Preparing for surgery

When you are considering elective surgery such as a total hip of knee replacement, we know the fitter you go into surgery, the better your post operative recovery will be.

You might find this video useful:

We have some tests that we do to help determine outcome and best advise you on the next step. We use a TUG test (timed up and go) and a hand grip strength. This helps us determine what some of your needs and and how best to help you get through the recovery period.

Small things like being familiar with post op exercises, being more mobile can aid your post op recovery. Making an appointment with a physio pre-op can enhance post-op outcome. We mostly advise this if you are weak, or have a history of falls.

Activities to do in advance

Try maintain as active as possible. Sometimes even if you hip or knee is very painful, doing some upper body strengthening can be helpful. Also speaking to a physio they may be able to help with some exercises in advance.

Some research into patient preparing for hip and knee replacements found that those patient who struggled with mobility, even by increasing their activity within their home in the weeks leading to surgery made a difference.The best way to strengthen your legs in preparation for surgery is to walk regularly. Don’t be afraid to walk while waiting to have your surgery – it won’t harm your knee or hip joint. Follow the “two hour” pain rule: If your joint hurts for longer than two hours after your walk, you have done too much. Do what you can to manage the pain and walk a bit less the next day.

Besides walking, your surgeon may recommend that you do some regular pre-operative exercises. Some are aimed at strengthening your arms and shoulders, which will help you cope with crutches or a walker after surgery. Others will help maintain the strength of your leg muscles. The exercises should take about 20 minutes to complete, and you can do them once per day.

We have two video with some exercises to help with general mobility and strengthening.

General mobility:

General strengthening:

Thinking about your home

In preparing for going home you can make sure there are not things that you can trip over etc. You can prepare for this by removing loose carpets etc. In our article on falls prevention we discuss those things and there are useful resources and things to check in your home.

Things for hospital

  1. footwear: make sure you have appropriate footwear. Shoes that have a back, non slip rubber sole that are not too tight (you feet often swell post surgery). The shoes should be easy to get on and off. Often wearing comfortable shoes is best instead of going out and buying shoes/ slippers specifically for the surgery.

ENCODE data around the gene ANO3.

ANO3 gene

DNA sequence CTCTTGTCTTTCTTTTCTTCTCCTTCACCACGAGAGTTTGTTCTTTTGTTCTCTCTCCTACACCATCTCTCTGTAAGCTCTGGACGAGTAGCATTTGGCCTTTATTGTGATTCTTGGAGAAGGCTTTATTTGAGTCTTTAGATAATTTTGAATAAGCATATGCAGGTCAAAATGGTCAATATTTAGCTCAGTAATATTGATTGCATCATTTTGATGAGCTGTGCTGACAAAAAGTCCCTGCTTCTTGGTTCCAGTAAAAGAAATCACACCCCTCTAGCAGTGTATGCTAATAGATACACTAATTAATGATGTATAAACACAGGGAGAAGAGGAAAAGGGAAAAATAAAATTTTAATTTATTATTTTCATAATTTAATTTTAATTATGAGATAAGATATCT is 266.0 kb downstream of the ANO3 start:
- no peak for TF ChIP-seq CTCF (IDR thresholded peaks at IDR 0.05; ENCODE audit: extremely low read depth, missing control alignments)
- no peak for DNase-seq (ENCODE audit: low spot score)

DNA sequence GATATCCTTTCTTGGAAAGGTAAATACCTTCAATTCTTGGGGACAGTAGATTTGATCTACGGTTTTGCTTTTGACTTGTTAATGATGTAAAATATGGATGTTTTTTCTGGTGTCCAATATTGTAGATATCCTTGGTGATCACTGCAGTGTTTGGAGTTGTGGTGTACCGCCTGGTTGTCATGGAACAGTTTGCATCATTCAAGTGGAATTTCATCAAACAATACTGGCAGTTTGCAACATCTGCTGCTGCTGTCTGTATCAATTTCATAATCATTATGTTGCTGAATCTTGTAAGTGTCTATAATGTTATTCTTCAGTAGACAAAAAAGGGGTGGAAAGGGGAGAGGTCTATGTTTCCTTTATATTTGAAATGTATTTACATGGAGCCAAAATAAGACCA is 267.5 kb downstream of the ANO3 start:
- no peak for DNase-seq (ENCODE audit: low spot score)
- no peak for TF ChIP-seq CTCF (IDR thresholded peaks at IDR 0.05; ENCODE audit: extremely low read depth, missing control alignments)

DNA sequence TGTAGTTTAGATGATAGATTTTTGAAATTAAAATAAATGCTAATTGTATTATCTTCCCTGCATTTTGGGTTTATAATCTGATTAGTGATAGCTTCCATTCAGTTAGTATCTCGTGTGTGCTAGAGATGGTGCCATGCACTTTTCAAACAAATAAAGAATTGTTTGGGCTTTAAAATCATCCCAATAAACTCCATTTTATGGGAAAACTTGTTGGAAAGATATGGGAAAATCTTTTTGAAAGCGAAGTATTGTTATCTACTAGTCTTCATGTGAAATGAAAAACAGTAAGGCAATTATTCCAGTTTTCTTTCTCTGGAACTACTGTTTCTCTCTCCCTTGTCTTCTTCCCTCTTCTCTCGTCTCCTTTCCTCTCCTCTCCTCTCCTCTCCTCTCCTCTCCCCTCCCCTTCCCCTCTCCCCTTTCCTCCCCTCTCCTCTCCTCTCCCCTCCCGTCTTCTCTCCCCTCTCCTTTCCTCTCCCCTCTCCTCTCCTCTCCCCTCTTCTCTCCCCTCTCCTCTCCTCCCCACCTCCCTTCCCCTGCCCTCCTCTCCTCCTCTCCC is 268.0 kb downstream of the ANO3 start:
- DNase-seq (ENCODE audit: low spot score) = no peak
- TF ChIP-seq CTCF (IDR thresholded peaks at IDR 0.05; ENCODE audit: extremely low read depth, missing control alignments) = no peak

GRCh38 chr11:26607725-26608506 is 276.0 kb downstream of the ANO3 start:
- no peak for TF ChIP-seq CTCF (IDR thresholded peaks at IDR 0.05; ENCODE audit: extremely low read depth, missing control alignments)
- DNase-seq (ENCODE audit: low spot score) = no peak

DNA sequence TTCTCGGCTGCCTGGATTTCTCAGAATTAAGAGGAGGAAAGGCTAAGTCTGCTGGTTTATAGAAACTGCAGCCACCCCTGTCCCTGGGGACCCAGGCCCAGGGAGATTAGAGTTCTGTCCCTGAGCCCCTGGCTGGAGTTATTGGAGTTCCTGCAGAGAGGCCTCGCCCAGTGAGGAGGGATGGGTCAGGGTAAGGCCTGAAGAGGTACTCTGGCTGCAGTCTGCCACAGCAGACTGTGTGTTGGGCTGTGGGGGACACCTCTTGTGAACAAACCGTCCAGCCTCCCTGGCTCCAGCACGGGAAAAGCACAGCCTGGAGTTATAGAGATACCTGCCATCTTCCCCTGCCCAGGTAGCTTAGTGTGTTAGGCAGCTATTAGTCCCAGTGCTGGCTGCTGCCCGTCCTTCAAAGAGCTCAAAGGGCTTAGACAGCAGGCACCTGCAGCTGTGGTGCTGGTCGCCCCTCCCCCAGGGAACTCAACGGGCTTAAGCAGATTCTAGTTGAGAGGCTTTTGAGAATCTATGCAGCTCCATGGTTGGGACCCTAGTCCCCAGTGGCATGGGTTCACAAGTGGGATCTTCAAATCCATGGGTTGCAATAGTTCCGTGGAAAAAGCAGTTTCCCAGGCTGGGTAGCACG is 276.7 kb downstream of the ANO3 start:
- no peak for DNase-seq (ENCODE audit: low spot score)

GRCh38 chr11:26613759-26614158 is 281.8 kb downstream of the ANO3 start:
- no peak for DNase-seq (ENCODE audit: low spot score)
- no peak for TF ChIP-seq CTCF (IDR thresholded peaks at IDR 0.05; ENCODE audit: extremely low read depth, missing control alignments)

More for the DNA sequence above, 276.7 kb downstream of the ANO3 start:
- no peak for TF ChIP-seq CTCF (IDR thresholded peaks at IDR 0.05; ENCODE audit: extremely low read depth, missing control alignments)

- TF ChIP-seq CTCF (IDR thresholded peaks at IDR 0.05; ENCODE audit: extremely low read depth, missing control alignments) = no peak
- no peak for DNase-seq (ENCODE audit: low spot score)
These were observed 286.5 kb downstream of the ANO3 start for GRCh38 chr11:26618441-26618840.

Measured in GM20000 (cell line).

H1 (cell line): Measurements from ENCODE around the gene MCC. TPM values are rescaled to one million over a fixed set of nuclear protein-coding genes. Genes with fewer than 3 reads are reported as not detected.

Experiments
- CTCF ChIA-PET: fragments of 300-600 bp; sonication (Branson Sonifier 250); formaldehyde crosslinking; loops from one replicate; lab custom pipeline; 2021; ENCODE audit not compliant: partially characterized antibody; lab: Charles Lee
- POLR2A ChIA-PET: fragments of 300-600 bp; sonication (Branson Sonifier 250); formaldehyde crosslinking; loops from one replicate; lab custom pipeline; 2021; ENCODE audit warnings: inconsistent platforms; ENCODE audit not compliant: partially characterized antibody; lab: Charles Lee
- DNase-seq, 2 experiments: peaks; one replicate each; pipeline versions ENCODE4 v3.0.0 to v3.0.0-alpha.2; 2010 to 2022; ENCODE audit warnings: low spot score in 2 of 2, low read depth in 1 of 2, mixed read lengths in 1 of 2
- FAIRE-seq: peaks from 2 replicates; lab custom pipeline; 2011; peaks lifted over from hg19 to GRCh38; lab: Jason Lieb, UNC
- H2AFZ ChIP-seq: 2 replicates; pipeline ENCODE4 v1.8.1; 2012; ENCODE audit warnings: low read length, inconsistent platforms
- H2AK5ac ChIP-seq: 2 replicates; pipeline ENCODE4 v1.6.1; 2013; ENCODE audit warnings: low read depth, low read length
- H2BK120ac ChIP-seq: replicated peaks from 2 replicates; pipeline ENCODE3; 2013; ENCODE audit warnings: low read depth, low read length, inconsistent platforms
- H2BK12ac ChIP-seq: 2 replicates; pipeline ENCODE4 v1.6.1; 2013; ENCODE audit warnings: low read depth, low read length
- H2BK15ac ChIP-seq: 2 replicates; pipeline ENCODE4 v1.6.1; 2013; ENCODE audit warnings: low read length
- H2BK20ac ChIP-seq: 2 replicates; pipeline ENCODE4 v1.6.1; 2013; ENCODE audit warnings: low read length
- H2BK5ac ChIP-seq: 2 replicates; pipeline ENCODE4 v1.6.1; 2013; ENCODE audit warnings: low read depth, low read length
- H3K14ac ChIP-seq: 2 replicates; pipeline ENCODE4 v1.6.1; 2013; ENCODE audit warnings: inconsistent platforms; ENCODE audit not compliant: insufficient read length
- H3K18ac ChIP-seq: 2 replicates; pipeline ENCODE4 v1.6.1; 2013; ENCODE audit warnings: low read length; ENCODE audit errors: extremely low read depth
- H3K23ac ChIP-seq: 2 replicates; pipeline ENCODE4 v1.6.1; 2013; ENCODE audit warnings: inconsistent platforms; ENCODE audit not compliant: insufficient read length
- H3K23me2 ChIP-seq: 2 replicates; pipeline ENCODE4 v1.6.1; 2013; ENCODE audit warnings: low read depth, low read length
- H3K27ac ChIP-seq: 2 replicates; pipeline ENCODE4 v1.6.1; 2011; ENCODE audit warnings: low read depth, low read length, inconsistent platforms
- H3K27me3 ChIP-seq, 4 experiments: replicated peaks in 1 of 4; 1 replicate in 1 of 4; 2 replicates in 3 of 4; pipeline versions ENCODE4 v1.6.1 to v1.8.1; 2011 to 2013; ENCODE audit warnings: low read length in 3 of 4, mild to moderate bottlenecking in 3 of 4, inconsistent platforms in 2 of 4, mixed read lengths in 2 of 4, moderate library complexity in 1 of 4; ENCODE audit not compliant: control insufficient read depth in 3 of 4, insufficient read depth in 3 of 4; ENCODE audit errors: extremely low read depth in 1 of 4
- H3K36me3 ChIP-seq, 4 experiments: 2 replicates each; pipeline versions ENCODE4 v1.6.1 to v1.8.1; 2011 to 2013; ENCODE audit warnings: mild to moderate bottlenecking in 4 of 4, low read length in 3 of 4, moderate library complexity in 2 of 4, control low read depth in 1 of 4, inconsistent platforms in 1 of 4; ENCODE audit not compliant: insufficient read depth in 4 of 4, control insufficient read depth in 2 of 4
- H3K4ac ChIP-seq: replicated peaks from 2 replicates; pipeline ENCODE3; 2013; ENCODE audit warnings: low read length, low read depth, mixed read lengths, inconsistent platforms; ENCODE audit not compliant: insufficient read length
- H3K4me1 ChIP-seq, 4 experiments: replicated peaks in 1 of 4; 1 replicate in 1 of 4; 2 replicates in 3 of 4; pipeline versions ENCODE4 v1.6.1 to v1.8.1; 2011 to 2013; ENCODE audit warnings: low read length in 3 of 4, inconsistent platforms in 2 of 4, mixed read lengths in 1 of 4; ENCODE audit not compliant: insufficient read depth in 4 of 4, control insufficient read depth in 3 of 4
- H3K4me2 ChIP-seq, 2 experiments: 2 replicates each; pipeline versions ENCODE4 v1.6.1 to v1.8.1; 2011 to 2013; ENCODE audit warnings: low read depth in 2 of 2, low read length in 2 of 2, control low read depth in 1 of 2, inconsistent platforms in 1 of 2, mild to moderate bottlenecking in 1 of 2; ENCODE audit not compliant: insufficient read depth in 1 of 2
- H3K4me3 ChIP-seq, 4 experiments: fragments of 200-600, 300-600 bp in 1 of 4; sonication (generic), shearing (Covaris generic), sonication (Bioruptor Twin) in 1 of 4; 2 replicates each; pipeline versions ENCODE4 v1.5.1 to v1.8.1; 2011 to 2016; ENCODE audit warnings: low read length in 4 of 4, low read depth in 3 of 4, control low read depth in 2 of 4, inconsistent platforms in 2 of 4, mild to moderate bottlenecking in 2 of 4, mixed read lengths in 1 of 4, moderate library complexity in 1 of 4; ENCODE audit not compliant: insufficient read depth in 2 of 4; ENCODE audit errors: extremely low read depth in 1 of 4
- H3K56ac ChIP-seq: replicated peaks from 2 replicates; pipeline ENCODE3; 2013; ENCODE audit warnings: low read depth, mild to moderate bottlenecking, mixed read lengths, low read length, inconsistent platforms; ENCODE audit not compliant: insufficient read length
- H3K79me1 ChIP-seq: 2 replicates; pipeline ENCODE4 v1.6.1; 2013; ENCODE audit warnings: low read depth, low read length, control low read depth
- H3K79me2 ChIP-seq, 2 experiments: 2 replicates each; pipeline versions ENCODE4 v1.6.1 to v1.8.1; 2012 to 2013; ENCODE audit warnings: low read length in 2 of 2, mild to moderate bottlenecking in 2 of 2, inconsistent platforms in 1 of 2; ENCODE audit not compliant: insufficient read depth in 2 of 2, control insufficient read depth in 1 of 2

2. loose fitting clothes: have comfortable clothes. For the men, make sure you have loose boxer shorts. long pants sometimes don’t fit over the bandage. For the ladies loose fitting pants or nightie is useful. You will walk around the ward, so have clothes that you are comfortable walking around in.
  3. crutches and walkers:This is dependent on you, and some of the pre-op scores, and also you fall history. Mostly we can advise you based on some of the pre-op scores. It is not unusual for people to sometimes go home with both. All these items can be obtained in hospital, but may if a friend has, then you can borrow them from a friend too.
  4. showering: If you feel unsteady, then you can put a plastic garden chair in the shower for when you go home.

Healthy Lifestyle

Much of management of arthritic conditions is also eating healthily. It is a good reminder to perhaps have some meals in the fridge for when you go home. If friends ask what they can do to help, why not ask someone to prepare you a meal. While preparing for surgery, try eat real food. You can also see a dietitian if you need further advice.  You may also find our previous article helpful

Prior to surgery

  • Please let us know if your health changes
  • If you have any scratches, mosquito bites etc on the leg- no matter how insignificant you think this may be- it might mean your surgery needs to be postponed.
  • Try to get some good nights sleep in the weeks before surgery. Rest is equally important in recovery.
  • Don’t plan surgery if it is a very busy of stressful time at work, or if going through a major life changing event e.g. death in the family, or moving house. Sometimes it would be better to postpone your surgery by a few weeks or months.



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